In this piece for POLITICO Phil Shenon hews to the official theory of a lone gunman, but he makes an important point about the CIA’s changing JFK story. In 2013, the CIA’s Chief Historian David Robarge admitted the Agency had misled the American people about the man who supposedly killed Kennedy.
In fact, the CIA’s in-house historian conceded in 2013 that the spy agency, in its dealings with the Warren Commission, engaged in a “cover-up” of what it knew about Oswald. The historian’s report, released in time for the 50th anniversary of the assassination, found that senior leaders of the CIA intentionally hid information from Warren’s investigation, including about the Castro murder plots, in an attempt to keep the commission “focused instead on what the Agency believed at the time was the ‘best truth’ — that Lee Harvey Oswald for as yet undetermined motives, acted alone in killing John Kennedy.”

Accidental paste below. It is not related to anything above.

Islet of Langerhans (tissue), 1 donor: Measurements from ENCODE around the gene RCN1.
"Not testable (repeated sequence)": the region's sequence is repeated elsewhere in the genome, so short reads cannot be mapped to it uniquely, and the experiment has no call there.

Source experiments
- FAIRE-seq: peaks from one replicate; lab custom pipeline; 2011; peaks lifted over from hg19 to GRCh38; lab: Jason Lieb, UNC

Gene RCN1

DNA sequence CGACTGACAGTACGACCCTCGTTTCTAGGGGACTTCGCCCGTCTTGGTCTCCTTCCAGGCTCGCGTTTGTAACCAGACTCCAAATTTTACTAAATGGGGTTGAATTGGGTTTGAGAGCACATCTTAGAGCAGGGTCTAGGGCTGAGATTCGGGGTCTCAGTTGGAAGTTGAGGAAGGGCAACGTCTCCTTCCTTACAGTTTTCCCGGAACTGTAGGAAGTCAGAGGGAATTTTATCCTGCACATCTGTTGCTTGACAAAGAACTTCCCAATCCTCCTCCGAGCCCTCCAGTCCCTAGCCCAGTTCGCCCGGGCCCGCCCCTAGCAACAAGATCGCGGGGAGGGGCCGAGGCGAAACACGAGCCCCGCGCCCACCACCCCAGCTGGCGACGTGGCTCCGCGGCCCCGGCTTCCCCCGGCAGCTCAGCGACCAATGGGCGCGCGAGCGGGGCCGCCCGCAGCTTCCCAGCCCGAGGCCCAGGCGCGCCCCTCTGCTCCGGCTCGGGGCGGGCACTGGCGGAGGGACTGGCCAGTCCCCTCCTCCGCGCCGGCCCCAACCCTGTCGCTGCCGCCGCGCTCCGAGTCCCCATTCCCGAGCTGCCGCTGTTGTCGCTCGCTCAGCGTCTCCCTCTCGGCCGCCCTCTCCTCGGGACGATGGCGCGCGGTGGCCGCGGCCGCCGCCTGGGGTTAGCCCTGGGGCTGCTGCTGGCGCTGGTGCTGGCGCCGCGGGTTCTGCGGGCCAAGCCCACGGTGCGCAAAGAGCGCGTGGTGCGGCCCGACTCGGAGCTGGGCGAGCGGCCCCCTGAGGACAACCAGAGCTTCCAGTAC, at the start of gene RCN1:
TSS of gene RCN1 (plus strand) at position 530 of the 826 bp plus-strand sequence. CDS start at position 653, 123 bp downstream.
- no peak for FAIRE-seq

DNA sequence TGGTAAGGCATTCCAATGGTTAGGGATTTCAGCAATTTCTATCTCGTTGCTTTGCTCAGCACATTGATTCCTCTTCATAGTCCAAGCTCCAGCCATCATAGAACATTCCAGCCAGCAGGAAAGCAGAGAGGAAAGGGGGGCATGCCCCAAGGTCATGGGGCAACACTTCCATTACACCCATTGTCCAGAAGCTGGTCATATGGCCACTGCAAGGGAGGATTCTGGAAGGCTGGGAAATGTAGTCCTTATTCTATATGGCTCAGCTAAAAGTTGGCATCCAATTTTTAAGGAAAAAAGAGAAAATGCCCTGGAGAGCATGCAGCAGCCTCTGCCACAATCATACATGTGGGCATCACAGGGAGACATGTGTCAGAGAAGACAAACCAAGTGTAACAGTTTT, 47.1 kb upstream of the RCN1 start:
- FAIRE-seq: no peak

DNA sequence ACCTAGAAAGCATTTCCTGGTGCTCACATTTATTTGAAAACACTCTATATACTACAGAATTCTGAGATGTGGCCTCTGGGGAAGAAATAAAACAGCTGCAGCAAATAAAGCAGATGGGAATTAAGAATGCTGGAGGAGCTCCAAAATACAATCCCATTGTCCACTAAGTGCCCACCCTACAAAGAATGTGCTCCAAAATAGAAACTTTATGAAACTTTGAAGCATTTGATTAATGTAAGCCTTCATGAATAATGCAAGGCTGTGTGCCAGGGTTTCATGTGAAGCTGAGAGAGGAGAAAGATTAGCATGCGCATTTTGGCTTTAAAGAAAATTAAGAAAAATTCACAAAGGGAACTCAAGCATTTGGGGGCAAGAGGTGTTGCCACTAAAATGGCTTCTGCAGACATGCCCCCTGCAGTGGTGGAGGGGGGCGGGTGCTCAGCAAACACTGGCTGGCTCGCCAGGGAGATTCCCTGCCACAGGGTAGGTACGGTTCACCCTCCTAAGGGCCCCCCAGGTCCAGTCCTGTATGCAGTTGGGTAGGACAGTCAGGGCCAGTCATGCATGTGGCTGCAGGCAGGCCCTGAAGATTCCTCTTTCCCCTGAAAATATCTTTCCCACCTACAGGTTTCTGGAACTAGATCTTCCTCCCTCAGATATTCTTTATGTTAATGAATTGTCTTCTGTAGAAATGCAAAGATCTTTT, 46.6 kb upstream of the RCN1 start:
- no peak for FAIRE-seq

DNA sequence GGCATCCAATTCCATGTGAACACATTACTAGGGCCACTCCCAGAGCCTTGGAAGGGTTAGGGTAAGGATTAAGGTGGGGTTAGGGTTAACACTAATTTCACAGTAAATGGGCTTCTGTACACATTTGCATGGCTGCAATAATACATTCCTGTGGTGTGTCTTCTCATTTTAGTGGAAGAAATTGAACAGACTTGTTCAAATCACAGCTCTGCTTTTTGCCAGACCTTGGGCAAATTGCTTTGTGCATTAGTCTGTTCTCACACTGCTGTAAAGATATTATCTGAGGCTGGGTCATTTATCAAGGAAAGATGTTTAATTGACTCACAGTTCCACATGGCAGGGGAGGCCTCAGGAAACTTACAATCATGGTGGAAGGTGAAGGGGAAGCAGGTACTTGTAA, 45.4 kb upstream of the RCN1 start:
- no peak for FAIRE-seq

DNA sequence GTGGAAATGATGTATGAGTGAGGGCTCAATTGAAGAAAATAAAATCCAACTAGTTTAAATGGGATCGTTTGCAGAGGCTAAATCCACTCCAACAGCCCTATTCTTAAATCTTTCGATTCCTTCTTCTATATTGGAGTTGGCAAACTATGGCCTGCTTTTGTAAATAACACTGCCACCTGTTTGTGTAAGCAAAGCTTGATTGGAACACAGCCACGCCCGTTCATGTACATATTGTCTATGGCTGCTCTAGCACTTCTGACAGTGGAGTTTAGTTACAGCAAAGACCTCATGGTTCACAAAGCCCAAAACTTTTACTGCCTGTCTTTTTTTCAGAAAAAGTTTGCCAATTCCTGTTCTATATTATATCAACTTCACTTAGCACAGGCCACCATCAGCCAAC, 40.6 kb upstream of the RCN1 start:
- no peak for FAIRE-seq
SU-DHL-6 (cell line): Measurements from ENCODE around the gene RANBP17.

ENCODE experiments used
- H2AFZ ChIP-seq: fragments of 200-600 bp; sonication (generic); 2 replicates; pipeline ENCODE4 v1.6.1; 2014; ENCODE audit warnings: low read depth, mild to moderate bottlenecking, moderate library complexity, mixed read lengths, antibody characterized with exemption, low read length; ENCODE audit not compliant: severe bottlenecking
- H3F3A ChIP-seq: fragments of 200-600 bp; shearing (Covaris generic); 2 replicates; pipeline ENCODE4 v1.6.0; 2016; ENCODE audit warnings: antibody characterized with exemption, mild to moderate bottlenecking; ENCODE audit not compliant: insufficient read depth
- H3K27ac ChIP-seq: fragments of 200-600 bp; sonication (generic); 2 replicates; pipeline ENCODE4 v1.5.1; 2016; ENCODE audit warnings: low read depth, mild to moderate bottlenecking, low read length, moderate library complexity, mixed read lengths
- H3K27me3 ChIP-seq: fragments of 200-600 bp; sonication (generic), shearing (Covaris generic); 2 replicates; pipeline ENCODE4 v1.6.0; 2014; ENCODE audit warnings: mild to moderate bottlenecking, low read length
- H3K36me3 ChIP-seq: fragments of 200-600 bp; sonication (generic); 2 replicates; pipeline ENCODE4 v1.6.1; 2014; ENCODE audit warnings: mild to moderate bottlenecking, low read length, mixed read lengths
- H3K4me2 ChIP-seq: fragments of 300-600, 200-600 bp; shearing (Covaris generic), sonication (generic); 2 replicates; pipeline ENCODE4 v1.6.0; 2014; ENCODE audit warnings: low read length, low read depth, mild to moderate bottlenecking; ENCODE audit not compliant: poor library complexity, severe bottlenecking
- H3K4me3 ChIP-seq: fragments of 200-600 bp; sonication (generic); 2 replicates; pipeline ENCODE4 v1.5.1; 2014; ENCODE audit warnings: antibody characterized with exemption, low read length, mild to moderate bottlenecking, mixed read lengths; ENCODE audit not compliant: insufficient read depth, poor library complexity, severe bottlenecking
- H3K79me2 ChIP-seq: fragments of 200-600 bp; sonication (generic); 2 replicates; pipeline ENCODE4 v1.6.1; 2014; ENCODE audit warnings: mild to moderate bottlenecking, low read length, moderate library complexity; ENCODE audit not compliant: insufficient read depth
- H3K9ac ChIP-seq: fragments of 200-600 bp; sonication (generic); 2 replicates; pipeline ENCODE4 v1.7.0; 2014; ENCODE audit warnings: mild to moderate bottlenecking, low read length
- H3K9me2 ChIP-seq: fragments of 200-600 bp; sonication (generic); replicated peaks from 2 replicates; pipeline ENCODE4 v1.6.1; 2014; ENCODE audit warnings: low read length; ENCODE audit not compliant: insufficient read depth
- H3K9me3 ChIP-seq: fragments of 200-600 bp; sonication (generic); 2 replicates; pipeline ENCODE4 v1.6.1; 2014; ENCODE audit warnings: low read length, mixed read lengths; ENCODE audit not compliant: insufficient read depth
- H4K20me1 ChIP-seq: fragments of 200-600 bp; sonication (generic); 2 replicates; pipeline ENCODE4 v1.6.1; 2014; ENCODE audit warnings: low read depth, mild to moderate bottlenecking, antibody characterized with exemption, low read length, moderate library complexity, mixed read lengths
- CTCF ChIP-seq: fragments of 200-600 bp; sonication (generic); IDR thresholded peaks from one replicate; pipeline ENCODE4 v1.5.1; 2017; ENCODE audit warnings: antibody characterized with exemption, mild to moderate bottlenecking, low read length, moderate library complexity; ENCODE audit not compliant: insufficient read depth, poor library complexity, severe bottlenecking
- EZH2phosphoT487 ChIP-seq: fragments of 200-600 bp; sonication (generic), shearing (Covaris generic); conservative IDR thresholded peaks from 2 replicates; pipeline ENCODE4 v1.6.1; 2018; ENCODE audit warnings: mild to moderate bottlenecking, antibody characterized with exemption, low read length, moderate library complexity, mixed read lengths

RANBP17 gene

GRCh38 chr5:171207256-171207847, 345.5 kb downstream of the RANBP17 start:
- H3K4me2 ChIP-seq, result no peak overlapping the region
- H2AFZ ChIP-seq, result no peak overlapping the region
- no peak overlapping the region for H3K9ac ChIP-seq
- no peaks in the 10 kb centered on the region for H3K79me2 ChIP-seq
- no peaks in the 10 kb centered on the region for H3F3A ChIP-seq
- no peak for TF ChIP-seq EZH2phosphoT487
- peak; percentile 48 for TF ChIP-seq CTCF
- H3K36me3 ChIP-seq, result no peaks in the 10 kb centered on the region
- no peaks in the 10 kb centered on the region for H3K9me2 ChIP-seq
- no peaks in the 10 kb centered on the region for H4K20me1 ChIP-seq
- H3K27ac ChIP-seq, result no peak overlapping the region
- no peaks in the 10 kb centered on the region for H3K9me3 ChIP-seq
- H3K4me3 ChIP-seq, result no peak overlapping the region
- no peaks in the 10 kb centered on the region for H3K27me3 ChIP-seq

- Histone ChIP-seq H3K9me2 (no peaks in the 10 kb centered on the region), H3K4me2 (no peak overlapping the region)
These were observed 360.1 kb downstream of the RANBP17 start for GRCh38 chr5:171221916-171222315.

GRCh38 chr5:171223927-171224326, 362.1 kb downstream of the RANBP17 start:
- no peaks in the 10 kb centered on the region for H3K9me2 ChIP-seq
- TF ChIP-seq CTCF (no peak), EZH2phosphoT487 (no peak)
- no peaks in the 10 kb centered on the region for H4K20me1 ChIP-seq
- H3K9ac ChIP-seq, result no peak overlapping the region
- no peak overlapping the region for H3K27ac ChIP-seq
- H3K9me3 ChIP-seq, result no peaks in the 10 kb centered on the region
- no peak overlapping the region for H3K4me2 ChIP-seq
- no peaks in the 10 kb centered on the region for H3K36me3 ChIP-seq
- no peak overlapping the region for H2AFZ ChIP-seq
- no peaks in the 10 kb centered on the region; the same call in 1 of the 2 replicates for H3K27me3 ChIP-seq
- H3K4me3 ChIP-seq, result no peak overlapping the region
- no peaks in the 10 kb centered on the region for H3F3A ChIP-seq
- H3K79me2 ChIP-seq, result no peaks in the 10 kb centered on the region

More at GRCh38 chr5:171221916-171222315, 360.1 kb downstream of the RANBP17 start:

Although it came half a century too late, the historian’s admission on behalf of the CIA was a shocking one. That concession alone should be proof of why, today, the public is entitled to know what else might be hidden away in the Archives.
Here’s Robarge’s article, published in Studies in Intelligence, an open source CIA publication.